What struck me most about this film was the way they use their human familiars. A familiar is basically a human who works for the vampires, procuring their victims, doing their laundry, etc. I guess Renfield would be the most famous of the familiars. Most familiars hang around because they want to be turned. Some hang around too long, well past the age that any rational person would want to spend an eternity living at. Yet they still hang around, hoping for that bite followed by the sucking of vampire blood (procedure established here and before for becoming a vampire). Deacon has a familiar named Jackie. She brings a couple over one night, Nick and some girl. Nick gets turned and becomes the newest flat mate, which is worth it for the addition to the crew of his best mate Stu (human). Nick getting turned, that's gotta sting Jackie a bit, but why? She's got a husband, has some kids, a normal life at home. I guess the grass is always greener. Viago also has a familiar but his familiar is now 90 and lives on the other side of the world (their painful separation involved that familiar shipping Viago -- in his coffin -- to New Zealand so he can pursue his one-true-love but using the wrong postage so Viago's voyage lasted 18 months). They Skype from time to time now (sessions full of familiar lament) but Viago has mostly moved on, still pursuing his one-true-love, who is also 90. Viago's indecisiveness is his crutch. What a sad existence these familiars live.
So, this is a good one. The story just rambles along with interviews, snippets of vampire action (turning into bats, biting into arteries, sniffing out werewolves, fending off vampire hunters, etc), vampire masquerade balls, and some more lamenting from familiars. The characters are all great. And, oh yeah, the picture is hilarious. I probably should have mentioned that earlier.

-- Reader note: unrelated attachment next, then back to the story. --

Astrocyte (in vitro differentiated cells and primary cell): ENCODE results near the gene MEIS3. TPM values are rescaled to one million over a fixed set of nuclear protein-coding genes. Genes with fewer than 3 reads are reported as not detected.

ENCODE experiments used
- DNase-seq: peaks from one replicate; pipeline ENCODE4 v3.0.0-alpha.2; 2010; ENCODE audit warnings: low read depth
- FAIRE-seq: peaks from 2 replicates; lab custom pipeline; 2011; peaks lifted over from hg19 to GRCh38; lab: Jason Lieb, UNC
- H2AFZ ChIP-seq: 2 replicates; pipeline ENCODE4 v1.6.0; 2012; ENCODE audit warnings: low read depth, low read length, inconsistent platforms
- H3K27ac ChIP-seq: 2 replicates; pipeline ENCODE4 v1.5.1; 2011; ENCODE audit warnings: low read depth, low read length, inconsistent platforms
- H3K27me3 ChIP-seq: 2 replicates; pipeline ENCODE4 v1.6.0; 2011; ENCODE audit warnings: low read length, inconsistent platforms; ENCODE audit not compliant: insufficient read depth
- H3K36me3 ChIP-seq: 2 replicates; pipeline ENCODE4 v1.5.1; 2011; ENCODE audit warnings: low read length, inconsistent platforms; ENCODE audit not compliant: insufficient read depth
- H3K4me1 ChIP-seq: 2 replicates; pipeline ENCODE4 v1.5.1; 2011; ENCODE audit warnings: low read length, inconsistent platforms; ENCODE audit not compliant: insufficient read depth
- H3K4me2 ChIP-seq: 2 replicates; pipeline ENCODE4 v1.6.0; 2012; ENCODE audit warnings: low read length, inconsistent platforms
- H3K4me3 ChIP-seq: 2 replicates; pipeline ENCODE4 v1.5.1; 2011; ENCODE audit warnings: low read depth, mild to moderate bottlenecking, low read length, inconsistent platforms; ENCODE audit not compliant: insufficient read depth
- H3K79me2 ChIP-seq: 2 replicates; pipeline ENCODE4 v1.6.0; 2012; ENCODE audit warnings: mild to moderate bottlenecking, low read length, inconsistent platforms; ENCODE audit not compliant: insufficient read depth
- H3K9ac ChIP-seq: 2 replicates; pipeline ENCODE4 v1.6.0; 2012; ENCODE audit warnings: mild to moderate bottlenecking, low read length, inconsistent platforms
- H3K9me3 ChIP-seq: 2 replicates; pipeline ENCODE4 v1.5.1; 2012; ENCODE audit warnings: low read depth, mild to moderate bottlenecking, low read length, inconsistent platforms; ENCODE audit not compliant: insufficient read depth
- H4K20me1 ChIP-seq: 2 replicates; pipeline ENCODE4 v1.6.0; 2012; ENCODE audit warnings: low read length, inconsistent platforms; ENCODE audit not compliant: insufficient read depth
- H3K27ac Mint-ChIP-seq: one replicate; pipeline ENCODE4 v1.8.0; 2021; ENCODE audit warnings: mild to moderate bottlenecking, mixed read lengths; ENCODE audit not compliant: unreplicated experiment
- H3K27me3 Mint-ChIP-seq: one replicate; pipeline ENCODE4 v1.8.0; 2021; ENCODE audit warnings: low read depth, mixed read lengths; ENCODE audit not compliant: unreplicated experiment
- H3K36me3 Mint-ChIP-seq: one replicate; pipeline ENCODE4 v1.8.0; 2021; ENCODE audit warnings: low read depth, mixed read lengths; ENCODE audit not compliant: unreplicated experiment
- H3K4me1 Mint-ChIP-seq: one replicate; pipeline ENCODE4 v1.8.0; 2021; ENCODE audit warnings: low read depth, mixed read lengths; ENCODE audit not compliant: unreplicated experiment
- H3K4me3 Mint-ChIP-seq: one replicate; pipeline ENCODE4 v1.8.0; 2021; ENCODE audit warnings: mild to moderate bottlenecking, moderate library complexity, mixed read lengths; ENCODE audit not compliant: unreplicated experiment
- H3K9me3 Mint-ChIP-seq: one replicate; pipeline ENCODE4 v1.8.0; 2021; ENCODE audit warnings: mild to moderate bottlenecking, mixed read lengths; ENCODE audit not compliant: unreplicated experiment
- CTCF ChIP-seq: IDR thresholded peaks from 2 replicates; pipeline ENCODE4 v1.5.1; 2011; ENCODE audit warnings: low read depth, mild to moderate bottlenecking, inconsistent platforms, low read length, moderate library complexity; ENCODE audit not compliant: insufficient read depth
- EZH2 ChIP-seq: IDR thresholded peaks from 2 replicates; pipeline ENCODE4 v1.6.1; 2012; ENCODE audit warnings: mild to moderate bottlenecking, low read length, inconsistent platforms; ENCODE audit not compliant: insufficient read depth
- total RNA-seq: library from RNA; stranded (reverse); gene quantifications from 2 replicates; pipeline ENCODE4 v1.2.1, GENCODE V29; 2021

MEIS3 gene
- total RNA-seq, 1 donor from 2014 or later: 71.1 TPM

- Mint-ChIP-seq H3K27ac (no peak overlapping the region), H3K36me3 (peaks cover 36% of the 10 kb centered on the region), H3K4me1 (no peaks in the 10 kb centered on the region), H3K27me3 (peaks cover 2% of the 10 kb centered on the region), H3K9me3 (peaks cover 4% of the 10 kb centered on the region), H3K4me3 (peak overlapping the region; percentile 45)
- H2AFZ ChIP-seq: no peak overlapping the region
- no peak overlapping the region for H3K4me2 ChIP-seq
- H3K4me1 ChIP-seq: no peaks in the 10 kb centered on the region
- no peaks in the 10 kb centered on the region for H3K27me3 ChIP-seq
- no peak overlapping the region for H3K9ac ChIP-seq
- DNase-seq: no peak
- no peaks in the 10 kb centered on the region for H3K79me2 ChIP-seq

The Lost Boys (1987)
I stuck around for the second vampire feature even though I've probably seen it anywhere from 5-10 times. I don't know, this one is pretty good. If you haven't seen it, Dianne Wiest and her two sons, Corey Haim and Jason Patric, relocate to the small beach community of Santa Clara, CA. They move in with Grandpa. There are vampires. Corey Feldman, Kiefer Sutherland, and Jami Gertz are all there. It's all very teen and very 80s. A new rule for vampires gets established in this one, at least I think it's a new rule. Kill the head vampire and anyone that the head vampire turned will revert back to human form. It's basically the conceit the film writers came up with so a traumatized audience wouldn't leave the theater thinking about the awful eternity Jason Patric will have to spend looking like peak-era Jason Patric.
That's it, until next year.